The beginning of the 21st century has been a turbulent time in many ways, but the current global lockdown caused by the measures imposed by most countries to slow down the spread of the COVID-19 virus has been leaving unprecedented damages.
The cost in human lives is rising by the day, but in many ways the economic aftermath and the loss of jobs and depreciation of assets worldwide are even more troublesome. With so much being lost in sense of economy right now, we may be in for another economic depression in the later part of the year, regardless of how the current situation actually plays out.
Predictions vary from some milder ones that expect the world economy to lose $1 Trillion to those even more extreme ones. According to the following infographic, the actual impact of the recession may reach as high up as $4 Trillion. We took a little look at the numbers and reasons behind why the world economy is suffering so much.
Coronavirus Prevention Measures
From Asia and across Europe and America, most countries of the world have imposed some kind of measures to tackle the coronavirus pandemic. In most cases, these include lockdowns to businesses such as restaurants and bars, but some countries are banning public gathering altogether, closing down factories and much more. The tourism and transportation industries have suffered greatly and the price of oil has plummeted to the lowest point it’s been at in many years.
In terms of slowing down the virus, these measures are mostly giving the desired results. While the disease cannot be snuffed out by these measures, it has been slowed down greatly and most governments seem to believe this is the right approach. Some countries, such as Sweden, opted to go a different route and keep many of their businesses open, with the numbers not showing significant differences in the numbers of those inflicted or deceased due to the virus.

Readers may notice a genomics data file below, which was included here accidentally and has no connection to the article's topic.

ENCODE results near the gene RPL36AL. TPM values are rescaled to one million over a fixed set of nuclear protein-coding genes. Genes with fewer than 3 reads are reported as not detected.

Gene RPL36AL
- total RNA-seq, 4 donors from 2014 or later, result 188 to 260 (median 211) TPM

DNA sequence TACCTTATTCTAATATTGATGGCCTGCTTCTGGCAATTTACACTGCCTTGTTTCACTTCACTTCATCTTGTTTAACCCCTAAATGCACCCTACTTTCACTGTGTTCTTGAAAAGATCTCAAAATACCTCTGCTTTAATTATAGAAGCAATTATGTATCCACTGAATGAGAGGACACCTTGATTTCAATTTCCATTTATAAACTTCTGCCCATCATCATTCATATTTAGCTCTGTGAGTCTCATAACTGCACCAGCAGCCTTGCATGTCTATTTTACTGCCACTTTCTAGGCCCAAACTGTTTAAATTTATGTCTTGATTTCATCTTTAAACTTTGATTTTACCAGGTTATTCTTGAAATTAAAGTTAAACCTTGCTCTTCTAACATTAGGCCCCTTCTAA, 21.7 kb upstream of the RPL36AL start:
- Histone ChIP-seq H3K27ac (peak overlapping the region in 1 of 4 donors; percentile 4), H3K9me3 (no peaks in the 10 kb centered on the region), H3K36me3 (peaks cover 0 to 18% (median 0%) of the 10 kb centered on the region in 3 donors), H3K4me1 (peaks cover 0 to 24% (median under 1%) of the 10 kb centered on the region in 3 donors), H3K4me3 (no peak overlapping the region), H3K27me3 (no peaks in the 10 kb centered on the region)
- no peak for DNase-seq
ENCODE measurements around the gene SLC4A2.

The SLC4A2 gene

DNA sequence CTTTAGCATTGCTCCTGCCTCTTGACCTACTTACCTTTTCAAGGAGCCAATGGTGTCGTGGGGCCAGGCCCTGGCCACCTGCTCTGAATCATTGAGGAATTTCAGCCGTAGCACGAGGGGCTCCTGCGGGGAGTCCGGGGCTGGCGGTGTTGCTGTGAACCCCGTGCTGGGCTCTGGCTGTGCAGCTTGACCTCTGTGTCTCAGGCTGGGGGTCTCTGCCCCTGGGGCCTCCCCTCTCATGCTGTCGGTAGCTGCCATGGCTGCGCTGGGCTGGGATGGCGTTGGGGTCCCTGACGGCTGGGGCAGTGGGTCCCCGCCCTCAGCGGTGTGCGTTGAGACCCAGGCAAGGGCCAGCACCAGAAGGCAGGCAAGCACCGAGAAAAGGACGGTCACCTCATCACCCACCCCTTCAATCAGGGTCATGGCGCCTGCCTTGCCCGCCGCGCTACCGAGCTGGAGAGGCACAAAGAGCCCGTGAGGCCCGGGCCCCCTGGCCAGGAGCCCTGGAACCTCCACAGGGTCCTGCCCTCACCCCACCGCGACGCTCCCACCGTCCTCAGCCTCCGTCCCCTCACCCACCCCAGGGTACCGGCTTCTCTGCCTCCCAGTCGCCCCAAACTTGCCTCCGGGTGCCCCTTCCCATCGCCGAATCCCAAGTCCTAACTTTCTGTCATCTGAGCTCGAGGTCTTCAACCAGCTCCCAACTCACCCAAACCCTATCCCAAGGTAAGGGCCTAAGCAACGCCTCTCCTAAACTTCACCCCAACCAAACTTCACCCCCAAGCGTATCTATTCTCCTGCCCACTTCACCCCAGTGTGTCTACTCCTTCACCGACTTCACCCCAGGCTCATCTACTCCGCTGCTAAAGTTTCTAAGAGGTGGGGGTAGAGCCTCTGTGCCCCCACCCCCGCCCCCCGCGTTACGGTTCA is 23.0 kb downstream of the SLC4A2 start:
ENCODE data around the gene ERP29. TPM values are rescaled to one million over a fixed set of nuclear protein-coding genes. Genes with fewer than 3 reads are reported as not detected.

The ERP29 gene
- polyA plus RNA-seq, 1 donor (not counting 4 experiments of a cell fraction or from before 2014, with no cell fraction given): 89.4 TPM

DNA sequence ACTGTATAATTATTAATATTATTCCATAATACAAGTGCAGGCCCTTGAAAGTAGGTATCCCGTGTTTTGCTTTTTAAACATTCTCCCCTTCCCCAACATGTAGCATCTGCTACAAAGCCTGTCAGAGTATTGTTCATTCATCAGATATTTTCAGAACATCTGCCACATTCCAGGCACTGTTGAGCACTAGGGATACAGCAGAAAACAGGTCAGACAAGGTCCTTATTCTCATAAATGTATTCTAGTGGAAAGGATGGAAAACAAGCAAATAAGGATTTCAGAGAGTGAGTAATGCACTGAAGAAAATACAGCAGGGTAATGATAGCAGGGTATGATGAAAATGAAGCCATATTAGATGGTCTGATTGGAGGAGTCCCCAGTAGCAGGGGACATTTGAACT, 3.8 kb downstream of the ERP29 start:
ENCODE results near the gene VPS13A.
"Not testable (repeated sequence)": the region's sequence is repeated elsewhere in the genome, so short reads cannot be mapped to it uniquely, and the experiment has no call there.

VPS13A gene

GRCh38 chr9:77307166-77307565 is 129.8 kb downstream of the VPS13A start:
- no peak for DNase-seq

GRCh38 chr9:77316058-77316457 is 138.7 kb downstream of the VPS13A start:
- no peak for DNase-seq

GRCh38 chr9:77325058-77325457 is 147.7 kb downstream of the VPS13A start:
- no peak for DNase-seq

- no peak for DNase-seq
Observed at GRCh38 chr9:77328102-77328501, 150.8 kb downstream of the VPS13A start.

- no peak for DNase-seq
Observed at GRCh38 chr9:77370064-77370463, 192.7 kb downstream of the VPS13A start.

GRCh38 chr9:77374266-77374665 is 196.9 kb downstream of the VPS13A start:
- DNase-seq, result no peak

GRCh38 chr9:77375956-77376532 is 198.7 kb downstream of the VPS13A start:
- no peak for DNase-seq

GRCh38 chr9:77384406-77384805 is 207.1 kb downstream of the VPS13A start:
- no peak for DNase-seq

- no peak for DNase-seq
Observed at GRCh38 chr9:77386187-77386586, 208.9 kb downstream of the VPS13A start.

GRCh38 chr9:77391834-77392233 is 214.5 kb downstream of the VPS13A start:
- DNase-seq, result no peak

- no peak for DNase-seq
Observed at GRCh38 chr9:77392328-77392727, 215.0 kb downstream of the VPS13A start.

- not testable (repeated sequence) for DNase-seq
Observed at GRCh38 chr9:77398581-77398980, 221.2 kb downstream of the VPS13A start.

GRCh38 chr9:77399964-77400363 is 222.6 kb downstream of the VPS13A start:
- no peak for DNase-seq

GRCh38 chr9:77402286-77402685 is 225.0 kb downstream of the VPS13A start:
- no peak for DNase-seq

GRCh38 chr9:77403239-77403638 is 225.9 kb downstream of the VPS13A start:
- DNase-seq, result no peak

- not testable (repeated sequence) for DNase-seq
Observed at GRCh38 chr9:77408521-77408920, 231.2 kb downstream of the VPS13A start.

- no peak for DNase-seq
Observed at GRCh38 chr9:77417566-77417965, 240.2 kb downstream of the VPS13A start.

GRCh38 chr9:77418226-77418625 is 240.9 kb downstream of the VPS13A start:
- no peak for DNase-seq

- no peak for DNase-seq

Regardless of which way a country goes, the economic impact that the global lockdown has is felt in every single part of the world. Businesses are bleeding money and being unable to pay their workers, with many governments jumping in to help them. However, in the long run, this too will cost money that simply cannot be afforded without significant loss, with experts claiming that the USA may already be in a depression.
Can the Recession Be Avoided?
The big question, from the economic side of things, is whether or not the recession can be avoided. The answer to this question cannot yet be made, but most likely it is a no. The biggest reason for that is that fear and uncertainty tend to make individuals and companies less likely to want to invest or spend their money and more likely to sit on it, which in turn leads to a less active market, decreasing its value.
The fact is that we have seldom seen such a global panic as we did in the early days of the pandemic. Almost without exceptions, people worldwide stormed the stores trying to purchase what they believed would become scarce goods, regardless of the fact that in most cases the panic proved to be unnecessary.
The same kind of panic could be felt in the business circles, where many business owners quickly went on the defensive and instead of continuing to make investments decided to downsize, slow down production and wait out the crisis.
Like any other recession in the past, this one too will stem mostly from the lack of people’s trust in the market and the lack of liquidity that will inevitably hit both individual households and many companies in the world.
While the recession cannot be completely avoided, there are things governments around the world can do to slow it down and reassuring the masses that the pandemic is not the end of the world is likely the biggest one. Unfortunately, we have seen very little of this in the past weeks and hope remains that those in power will be responsible and not allow the biggest recession of all time to hit the world in the attempts to prevent the disease from taking too many lives.
Interesting related article: “What is a Recession?”